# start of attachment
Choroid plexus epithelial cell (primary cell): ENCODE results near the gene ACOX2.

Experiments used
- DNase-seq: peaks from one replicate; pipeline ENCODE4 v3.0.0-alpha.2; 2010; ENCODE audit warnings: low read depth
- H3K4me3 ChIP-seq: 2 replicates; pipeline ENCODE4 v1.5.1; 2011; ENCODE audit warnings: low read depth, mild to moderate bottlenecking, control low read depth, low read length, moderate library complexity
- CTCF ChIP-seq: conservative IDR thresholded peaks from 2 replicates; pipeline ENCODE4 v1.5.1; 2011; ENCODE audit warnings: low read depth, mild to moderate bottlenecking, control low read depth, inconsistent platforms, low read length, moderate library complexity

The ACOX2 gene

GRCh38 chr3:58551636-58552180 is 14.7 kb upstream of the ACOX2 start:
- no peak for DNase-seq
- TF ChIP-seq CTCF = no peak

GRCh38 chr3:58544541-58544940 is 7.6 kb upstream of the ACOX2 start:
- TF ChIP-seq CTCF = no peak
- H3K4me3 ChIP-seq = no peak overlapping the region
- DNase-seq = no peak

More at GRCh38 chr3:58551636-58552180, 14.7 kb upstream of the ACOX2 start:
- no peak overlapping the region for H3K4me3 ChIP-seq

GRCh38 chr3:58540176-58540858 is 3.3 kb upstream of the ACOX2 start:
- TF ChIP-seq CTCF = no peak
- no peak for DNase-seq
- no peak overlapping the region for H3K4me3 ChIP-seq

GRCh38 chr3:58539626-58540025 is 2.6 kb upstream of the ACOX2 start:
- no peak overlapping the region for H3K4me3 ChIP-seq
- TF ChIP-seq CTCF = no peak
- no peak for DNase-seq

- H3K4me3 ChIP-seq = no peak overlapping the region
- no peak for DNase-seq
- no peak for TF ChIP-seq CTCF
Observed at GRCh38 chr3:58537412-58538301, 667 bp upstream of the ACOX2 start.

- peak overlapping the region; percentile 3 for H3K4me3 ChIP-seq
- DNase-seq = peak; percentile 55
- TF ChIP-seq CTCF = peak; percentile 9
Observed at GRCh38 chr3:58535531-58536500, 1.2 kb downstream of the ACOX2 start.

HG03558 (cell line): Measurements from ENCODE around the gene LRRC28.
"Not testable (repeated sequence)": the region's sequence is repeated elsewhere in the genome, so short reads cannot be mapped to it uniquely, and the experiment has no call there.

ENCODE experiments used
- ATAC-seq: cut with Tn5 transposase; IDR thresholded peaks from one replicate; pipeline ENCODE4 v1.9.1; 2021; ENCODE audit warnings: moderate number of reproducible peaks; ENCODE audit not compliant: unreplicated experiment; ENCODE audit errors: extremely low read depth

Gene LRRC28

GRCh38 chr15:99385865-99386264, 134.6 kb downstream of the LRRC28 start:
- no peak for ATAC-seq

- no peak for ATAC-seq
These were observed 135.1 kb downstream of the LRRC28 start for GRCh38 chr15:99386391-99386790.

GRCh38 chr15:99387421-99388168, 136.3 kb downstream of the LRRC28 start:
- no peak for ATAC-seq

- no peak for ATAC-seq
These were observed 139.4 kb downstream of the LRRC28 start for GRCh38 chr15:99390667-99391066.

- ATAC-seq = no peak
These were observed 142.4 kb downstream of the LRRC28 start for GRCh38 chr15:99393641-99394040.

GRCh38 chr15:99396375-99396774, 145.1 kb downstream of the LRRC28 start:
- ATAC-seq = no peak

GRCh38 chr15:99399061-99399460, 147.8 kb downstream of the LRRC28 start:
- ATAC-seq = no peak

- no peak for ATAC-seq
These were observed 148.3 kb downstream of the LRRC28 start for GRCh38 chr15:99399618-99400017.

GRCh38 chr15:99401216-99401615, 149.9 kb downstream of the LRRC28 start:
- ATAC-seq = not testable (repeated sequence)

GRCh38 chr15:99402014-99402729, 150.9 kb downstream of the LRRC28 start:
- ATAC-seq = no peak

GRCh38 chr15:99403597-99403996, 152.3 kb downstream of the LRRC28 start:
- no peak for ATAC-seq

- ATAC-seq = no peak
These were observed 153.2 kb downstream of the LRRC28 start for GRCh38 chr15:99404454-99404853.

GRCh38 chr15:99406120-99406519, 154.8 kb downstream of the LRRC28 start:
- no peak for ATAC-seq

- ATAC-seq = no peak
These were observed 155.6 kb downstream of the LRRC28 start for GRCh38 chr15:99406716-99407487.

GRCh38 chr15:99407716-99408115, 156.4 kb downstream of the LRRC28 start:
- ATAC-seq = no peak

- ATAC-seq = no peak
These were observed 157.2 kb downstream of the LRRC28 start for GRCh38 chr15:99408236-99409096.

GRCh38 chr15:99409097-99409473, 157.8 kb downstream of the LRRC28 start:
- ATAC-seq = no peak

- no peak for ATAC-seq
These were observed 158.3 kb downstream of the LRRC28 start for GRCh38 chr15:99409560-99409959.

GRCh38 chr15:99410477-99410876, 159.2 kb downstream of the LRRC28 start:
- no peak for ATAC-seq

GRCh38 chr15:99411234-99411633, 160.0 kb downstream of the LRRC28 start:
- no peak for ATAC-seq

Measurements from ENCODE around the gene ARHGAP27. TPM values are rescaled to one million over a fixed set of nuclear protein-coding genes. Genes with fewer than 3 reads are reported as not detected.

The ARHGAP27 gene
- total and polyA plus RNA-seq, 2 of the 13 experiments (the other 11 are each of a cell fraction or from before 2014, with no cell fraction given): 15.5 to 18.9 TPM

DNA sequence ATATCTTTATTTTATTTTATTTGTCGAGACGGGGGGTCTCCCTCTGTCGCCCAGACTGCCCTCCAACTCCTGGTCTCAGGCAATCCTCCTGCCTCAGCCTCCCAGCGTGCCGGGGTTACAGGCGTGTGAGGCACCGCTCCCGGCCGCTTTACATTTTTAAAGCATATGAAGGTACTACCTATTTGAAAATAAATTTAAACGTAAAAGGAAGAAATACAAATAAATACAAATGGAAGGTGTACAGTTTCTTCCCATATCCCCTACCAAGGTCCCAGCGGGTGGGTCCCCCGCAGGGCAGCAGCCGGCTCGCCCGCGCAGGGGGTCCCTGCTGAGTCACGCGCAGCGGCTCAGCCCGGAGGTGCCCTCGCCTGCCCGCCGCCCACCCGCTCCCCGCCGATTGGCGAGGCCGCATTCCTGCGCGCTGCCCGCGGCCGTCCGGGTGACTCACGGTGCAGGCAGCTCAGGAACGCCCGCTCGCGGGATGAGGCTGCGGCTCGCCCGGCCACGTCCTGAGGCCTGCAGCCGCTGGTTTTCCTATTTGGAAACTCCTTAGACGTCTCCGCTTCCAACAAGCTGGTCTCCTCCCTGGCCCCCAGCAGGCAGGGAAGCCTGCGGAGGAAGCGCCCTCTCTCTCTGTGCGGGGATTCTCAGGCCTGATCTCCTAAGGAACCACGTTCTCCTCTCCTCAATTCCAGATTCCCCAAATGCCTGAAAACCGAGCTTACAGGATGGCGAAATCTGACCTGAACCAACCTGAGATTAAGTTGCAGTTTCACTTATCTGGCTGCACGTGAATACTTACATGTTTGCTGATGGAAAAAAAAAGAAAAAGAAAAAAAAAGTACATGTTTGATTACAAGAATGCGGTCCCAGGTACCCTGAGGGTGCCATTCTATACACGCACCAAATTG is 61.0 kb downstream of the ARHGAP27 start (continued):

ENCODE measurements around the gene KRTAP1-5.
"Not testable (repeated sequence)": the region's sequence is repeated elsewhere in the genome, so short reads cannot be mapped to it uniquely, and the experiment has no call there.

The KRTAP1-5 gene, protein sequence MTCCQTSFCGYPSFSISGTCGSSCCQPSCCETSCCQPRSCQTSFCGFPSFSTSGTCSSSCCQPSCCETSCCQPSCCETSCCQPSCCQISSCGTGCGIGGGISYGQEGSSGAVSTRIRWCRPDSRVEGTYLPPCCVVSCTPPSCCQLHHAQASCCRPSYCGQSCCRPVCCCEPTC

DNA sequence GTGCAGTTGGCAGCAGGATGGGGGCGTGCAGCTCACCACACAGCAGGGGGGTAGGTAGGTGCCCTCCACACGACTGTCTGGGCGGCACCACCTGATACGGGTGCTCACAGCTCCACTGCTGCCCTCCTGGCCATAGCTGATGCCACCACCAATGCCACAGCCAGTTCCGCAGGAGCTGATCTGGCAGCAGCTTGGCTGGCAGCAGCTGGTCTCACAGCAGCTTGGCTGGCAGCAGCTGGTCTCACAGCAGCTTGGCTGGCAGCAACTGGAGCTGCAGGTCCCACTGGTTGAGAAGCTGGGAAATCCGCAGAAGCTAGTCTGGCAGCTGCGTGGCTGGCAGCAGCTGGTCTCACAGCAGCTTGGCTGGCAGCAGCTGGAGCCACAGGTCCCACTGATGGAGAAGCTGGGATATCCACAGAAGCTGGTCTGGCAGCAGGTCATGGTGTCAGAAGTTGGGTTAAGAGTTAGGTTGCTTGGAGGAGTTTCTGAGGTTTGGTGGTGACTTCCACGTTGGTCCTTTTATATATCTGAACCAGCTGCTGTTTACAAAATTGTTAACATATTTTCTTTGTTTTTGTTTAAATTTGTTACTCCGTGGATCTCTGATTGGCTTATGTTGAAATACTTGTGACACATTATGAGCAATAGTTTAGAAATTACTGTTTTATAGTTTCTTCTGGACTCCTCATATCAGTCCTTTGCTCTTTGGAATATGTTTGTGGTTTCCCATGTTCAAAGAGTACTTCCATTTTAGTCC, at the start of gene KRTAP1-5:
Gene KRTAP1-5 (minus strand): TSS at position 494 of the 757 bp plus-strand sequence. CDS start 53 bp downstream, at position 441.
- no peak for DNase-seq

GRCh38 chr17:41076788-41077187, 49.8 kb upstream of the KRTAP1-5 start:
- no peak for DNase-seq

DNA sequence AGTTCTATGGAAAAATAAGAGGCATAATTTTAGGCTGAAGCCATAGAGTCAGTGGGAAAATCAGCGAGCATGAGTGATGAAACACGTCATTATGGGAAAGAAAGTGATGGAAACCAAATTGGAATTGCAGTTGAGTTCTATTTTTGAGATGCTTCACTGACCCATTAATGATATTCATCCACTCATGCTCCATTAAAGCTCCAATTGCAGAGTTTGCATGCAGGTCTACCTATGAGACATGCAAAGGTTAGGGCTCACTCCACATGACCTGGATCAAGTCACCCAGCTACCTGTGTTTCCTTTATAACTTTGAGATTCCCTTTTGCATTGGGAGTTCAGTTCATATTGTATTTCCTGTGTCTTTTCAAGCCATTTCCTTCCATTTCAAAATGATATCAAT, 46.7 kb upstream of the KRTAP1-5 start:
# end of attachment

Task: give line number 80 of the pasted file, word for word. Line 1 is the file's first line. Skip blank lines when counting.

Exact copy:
DNA sequence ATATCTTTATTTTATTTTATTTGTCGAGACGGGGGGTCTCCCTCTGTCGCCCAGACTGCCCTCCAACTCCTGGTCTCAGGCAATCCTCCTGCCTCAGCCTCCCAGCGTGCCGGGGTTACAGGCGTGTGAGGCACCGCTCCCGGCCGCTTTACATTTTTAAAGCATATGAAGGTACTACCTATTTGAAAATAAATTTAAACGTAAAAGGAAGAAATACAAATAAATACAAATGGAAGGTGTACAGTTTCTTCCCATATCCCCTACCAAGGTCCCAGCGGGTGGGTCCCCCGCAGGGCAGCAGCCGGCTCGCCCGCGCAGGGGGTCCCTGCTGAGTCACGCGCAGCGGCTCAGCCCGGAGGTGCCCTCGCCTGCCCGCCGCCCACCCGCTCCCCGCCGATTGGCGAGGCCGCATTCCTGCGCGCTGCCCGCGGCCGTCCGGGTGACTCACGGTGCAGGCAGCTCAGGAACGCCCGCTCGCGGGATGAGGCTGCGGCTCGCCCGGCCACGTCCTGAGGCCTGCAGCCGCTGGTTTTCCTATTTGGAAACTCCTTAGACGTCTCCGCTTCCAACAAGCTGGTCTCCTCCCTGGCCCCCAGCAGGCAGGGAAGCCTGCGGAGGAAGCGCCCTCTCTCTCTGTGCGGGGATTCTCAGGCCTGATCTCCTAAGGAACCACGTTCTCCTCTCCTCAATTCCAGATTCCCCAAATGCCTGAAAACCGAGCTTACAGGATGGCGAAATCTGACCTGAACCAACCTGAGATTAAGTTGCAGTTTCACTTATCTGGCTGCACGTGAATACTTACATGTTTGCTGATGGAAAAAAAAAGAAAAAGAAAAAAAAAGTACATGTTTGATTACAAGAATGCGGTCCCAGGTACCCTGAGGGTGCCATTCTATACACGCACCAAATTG is 61.0 kb downstream of the ARHGAP27 start (continued):